The most interesting segment in Contacts Vol. 3 profiles German industrial photographers Bernd and Hilla Becher. The Bechers shoot black and white large format photographs of heavy industry including coal mining, steel, and limestone. They were included in the pivotal New Topographics exhibit I’ve been exploring here. The layout of their images often focuses on typologies of buildings or equipment, including extraction towers, blast furnaces, cooling towers, heat recuperators, and coal mine tipples.
The DIA has an excellent biographical essay. I’m just going to share a few interesting things I learned in the short film, which is a must see if you’re interested in the Bechers.
The classification of the images was done after a large amount of shooting had been completed. The first task was to define the basic forms. As time went on they started to see the varieties and sub-species of different types of industrial structures.
By classifying according to group, we brought out the tiny differences in each object….which resulted in a sort of harmony.
- They started with Linhof 6×9 cameras in the late 50′s, and later moved to 4×5.
- Water towers were sometimes shot with a telephoto lens to avoid distortion.
- Blast furnaces were sometimes shot with a wide angle lens.
- Sometimes it was necessary to shoot in winter so that branches did not obscure the buildings.
- The Bechers prefer to work on foggy days in order for the background to disappear.
- Typical exposures on a cloudy day are f/32 or f/45 at 20 seconds.
Bernd on long exposures
It’s a lovely moment counting to 20. We’re very concentrated and oblivious to everyone.
Hilla on composition
For certain objects, it’s very simple. We compose the center of the shot, and keep a little of the surrounding environment….One thing is absolutely important. The horizon. How do you bring the horizon in? It must be below the 3/4 line of the object, so as not to interfere with the effect.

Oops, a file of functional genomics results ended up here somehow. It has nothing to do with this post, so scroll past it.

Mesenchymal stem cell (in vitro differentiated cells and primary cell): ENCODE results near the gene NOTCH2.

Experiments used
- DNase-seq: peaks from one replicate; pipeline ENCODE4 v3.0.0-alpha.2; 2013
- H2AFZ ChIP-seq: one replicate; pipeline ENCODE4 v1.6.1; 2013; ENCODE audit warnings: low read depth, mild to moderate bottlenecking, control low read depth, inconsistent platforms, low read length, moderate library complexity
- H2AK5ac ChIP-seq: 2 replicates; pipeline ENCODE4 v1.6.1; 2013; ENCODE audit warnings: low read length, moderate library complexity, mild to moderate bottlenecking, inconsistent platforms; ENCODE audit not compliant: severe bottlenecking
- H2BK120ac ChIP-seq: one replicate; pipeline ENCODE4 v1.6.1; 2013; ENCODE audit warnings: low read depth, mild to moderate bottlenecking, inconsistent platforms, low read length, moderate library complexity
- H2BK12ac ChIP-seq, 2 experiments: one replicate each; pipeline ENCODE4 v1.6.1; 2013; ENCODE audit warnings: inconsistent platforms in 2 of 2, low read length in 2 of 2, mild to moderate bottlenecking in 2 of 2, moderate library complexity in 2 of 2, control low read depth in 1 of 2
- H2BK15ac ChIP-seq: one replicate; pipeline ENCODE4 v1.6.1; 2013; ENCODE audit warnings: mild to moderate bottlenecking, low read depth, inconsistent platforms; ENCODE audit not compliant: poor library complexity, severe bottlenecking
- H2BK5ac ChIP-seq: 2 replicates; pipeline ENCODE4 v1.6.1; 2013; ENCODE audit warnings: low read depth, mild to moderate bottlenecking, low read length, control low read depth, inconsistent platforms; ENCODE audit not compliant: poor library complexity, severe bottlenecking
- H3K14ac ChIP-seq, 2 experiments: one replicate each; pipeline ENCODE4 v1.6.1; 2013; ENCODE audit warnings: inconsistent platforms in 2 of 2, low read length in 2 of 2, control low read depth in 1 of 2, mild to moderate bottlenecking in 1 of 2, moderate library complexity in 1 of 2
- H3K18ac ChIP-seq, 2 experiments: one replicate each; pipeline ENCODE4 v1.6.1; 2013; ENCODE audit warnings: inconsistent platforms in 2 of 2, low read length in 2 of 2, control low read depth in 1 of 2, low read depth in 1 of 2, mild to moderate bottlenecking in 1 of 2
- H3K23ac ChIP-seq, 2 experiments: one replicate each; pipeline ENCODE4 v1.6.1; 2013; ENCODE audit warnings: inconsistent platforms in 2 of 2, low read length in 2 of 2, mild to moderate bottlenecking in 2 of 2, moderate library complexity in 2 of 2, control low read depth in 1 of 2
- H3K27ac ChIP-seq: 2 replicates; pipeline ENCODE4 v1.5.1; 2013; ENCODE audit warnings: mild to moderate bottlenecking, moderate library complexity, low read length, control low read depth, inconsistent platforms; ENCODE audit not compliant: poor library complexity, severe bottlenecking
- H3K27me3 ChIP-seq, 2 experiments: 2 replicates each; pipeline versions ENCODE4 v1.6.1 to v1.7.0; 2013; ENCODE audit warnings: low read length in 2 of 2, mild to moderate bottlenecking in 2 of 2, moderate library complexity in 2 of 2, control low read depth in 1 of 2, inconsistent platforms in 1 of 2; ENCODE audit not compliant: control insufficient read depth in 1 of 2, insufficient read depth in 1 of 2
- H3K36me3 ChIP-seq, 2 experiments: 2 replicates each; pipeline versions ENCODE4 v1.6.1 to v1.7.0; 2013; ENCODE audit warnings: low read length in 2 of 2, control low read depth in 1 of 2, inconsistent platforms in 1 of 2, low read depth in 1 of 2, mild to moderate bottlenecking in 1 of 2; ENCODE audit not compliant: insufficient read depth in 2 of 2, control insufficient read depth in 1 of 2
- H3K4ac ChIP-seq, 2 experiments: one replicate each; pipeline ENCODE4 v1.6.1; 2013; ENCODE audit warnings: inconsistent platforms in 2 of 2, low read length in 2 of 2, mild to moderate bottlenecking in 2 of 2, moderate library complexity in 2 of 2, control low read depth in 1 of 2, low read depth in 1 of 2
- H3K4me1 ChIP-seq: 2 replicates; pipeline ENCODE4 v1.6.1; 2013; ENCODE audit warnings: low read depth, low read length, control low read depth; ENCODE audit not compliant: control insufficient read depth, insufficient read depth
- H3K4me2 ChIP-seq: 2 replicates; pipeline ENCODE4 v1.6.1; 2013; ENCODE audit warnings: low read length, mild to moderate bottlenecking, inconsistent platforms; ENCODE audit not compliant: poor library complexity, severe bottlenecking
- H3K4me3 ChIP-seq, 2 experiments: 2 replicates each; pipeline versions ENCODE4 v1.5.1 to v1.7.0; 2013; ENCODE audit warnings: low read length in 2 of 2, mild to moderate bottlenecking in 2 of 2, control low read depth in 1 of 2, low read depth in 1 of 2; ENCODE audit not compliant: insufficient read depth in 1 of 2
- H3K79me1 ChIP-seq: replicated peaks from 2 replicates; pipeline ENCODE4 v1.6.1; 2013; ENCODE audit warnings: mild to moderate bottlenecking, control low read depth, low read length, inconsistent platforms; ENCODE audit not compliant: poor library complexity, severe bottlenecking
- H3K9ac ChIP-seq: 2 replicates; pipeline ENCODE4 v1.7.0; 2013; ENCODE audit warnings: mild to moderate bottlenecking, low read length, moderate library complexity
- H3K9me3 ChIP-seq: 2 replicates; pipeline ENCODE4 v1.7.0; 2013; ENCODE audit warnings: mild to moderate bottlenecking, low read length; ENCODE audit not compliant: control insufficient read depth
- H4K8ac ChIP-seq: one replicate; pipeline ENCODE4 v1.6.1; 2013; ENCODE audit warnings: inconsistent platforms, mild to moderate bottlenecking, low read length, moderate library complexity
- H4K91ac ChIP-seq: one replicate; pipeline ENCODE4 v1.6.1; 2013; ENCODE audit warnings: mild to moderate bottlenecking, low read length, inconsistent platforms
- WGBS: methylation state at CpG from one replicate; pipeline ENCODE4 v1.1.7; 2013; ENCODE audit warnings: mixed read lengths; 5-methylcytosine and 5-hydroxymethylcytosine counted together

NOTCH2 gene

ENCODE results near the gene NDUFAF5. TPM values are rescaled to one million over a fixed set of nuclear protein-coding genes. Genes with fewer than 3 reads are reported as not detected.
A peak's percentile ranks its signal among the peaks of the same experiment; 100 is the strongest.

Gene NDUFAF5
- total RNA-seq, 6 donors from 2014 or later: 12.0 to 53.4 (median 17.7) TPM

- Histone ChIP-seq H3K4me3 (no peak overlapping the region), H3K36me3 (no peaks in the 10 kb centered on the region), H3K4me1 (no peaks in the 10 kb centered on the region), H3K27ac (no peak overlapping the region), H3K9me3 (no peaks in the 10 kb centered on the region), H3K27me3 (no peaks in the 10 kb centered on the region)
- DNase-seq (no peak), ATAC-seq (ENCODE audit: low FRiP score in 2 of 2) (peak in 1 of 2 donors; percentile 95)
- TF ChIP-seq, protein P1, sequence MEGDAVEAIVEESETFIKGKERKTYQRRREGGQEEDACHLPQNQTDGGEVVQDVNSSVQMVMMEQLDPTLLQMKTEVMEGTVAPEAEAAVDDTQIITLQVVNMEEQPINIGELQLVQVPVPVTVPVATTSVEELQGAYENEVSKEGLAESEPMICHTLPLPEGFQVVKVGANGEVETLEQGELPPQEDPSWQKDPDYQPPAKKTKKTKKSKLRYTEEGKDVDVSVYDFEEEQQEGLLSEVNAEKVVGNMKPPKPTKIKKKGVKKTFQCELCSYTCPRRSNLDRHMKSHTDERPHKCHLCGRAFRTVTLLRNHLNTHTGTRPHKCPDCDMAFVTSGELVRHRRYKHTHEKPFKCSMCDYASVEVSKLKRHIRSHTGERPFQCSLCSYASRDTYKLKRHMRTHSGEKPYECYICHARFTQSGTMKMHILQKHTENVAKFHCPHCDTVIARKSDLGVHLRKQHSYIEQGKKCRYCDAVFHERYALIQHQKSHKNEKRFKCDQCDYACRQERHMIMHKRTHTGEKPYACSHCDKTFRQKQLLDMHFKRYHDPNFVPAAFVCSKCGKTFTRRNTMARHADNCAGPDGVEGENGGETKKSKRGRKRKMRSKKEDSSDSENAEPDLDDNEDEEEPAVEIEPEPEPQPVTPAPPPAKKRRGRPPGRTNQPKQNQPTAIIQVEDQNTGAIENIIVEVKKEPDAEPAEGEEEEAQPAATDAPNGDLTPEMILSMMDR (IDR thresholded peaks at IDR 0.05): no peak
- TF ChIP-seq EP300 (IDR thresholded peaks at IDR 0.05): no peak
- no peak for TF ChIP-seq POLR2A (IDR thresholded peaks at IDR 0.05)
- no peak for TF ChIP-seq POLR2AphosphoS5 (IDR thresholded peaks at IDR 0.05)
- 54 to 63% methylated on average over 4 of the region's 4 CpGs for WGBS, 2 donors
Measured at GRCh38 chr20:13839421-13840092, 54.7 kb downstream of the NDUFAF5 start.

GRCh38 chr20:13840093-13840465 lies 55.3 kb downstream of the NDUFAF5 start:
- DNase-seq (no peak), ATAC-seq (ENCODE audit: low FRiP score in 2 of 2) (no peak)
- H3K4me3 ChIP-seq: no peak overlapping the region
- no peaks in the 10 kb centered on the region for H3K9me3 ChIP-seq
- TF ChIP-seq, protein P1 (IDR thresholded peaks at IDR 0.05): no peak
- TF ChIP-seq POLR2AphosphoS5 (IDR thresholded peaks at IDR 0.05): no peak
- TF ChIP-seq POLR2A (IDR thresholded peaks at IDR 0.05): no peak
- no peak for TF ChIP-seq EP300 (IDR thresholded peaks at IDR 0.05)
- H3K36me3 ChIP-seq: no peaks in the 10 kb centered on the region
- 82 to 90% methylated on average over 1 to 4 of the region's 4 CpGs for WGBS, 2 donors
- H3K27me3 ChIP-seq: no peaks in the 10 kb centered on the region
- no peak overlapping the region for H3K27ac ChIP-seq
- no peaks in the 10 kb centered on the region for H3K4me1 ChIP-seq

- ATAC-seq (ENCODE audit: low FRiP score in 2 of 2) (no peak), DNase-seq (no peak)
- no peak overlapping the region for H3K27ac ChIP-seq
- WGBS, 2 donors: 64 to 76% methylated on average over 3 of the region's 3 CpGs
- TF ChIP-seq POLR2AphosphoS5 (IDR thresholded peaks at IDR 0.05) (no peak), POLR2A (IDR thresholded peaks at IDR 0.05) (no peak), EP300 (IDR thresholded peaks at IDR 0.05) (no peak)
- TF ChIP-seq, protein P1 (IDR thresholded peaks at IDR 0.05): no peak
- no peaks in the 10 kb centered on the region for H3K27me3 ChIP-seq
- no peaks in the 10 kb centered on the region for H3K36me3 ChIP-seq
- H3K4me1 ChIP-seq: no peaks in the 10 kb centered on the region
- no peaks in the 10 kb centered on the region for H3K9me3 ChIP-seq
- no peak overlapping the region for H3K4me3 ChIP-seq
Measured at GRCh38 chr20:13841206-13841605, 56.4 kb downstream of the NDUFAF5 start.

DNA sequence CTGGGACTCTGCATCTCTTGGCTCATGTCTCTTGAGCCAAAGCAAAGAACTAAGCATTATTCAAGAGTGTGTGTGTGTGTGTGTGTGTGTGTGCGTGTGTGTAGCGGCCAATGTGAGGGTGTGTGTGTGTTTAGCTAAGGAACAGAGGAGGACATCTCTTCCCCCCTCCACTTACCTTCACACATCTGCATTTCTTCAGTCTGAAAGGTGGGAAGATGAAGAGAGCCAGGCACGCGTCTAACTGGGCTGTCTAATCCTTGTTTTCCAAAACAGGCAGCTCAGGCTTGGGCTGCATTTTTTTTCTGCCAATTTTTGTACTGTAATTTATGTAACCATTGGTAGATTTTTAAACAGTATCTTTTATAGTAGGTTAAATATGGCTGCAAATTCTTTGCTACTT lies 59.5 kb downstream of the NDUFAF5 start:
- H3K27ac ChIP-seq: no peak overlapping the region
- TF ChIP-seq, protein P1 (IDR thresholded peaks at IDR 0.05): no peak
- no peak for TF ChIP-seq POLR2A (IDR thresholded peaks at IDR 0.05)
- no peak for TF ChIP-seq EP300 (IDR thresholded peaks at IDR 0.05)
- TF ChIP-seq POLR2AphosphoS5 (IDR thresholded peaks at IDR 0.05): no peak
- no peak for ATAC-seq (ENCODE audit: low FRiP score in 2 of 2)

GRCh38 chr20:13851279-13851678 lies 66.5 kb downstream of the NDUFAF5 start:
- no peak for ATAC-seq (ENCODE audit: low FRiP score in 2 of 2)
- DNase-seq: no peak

Their first prints were 30x40cm (about 12×16″). Later their standard print size for single images became 50x60cm (about 20×24″). I saw a gallery show in Chelsea a few years back and it was hypnotizing to see this work on a bigger scale.
There are quite a few beautiful books of the Bechers’ photography. Unfortunately many of the older books are expensive and hard to find. Try powells.com or strandbooks.com for used copies. Last year MIT Press put out a scholarly guide called Bernd and Hilla Becher: Life and Work. My favorite book was also issued by MIT Press in 2002, and is titled Industrial Landscapes.
Industrial Landscapes introduces a new aspect to the Bechers’ photography, one that will surprise connoisseurs of their work. Whereas their previously published works concentrated on isolated industrial objects, they now show huge industrial sites amid their natural surroundings. They move away from the objective, severe image to present slightly more narrative, interpretive images of the industrial environment as a whole.
Industrial Landscapes is definitely one of my top 10 desert island photography books — highly recommended.